The Land System of the United States: An Introduction to the
History and Practice of Land Use and Land Tenure
By Marion Clawson
2001/08 - Beard Books
1587980975 - Paperback - Reprint - 155 pp.
A practical and basic overview of the history of land use and ownership in the United States.
This compact and interesting book is a redraft of another work by the author,
Man and Land in the United States, and is designed to serve as an introduction
to the United States land system for foreigners. However, the straight-forward
approach and gamut of topics makes an excellent overview for all students of
history of land use and ownership. It covers the colonial period, origins of the
public domain, Federal land disposal, farm land, forest land, and urban land.
This volume is a redraft of another work by the author and is designed to serve as an introduction to the United States land system for foreign readers. However, it well serves as a basic overview for students and others interested in the history of land use and ownership. It covers the colonial period, origins of the public domain, Federal land disposal, farm land, forest land, and urban land.
Robert Marion Clawson (known as Marion Clawson throughout his life) was born in Elko, Nevada, to William Ennes and Agnes Clawson, on August 10, 1905. Marionís father was a miner and rancher, and during Clawsonís childhood, the family of four (Marionís younger brother, William, was born in 1907) lived in various towns in northern Nevada. He attended high school in Elko, and graduated in 1922 as valedictorian of his class. Clawson received both a B.S. in Agriculture in 1926, and a M.S. in Agricultural Economics in 1929, from the University of Nevada at Reno. He later earned a Ph.D. in Economics from Harvard University in 1943.
After graduating from college, Clawson worked for the University of Nevadaís Agricultural Experiment Station in Reno, where he studied the economics of Nevada farm operation. While pursuing this job, Clawson also took classes, wrote his thesis, and earned his Masterís in Agricultural Economics. From 1929-1946, Clawson worked for the United States Department of Agriculture in the Bureau of Agricultural Economics, Division of Farm Management and Costs. During this period, Clawson became a recognized figure in agricultural economics through his positions as research coordinator of the USDA and the Bureau of Reclamation (Department of the Interior)ís studies of the Columbia Basin Joint Investigations (Spokane, Washington) in 1940, and of the Central Valley Project Studies (Berkeley, California) in 1942.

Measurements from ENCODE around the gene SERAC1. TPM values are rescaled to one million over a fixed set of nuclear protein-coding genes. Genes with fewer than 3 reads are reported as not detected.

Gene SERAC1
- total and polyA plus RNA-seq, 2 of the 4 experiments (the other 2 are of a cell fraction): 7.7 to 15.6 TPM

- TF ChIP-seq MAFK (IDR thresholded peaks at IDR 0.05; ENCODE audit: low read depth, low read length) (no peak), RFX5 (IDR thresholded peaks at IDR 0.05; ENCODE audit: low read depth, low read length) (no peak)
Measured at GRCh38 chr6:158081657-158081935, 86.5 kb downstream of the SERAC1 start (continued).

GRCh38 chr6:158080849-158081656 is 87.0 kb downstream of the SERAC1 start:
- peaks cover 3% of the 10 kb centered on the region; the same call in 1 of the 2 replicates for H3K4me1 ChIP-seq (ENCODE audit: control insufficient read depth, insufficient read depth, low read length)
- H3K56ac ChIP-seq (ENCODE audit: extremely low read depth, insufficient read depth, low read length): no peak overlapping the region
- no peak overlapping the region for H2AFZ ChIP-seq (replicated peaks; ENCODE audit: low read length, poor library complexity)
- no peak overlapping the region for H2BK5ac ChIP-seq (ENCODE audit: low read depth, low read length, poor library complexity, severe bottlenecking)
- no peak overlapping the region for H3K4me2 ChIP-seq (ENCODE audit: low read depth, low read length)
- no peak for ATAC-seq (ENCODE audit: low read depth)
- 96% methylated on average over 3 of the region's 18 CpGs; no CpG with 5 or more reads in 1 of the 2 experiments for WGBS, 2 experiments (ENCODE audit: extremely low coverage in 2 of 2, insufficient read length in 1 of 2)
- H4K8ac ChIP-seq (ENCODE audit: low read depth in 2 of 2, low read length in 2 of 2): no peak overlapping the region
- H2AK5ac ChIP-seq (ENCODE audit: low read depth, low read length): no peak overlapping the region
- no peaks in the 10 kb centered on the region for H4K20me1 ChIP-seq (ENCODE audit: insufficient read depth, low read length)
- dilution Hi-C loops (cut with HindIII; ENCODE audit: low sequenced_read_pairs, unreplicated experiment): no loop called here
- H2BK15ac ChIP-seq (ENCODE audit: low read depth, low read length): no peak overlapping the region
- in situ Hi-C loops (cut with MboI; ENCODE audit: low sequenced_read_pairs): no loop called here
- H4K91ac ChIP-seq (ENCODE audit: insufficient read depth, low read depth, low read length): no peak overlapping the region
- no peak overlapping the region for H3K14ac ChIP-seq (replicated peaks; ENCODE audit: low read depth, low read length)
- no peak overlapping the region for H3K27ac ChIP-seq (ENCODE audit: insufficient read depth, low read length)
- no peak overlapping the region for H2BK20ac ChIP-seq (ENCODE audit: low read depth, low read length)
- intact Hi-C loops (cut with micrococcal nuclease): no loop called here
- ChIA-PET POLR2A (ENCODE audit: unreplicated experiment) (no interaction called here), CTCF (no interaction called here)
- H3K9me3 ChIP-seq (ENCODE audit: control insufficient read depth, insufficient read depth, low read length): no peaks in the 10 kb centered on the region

In 1947, Clawson was appointed as the Regional Administrator for California and Nevada of the Department of the Interiorís Bureau of Land Management. The next year, Clawson became the Bureauís second director, and he served in this position until 1953. His tenure brought reorganization and strength of purpose to the fledgling Bureau.
From 1953 to 1955, the American firm of Gass-Bell and Associates employed Clawson as an economic advisor in Israel to advise on land, water, agriculture, and colonization. Clawson continued to consult and attend conferences overseas after 1955, travelling to Venezeula (1959), Chile (1960), and India (1961). (Also to Pakistan, in 1950, for the United Nations). In 1955, Clawson joined Resources for the Future, Inc., a nonprofit research organization in Washington, D.C., specifically concerned with studying environmental and natural resource issues. While at RFF, he served in several capacities, including Director of Land Use and Management Studies, Director of Land and Water Studies, Vice President, Acting President, and Consultant. A prolific writer, Clawson multiplied his publications of articles and books while at RFF, exploring such topics as public lands, land use, and outdoor recreation. He retired in 1976, but continued at RFF as a consultant and Senior Fellow Emeritus (appointed in 1981). Additionally, Clawson served as a consultant to the Rockefeller and Ford Foundations, as well as the United Nations.
In the 1970s, Clawson was honored as guest lecturer at the University of California Berkeley (Regentís Professor, 1976 winter term), the University of Washington in Seattle (the Walker-Ames Distinguished Professor) and as Visiting Professor at Duke University in Durham, NC (1977-1981).
Marion Clawson died on April 12, 1998, in Washington, D.C., and was survived by his wife, children, and grandchildren.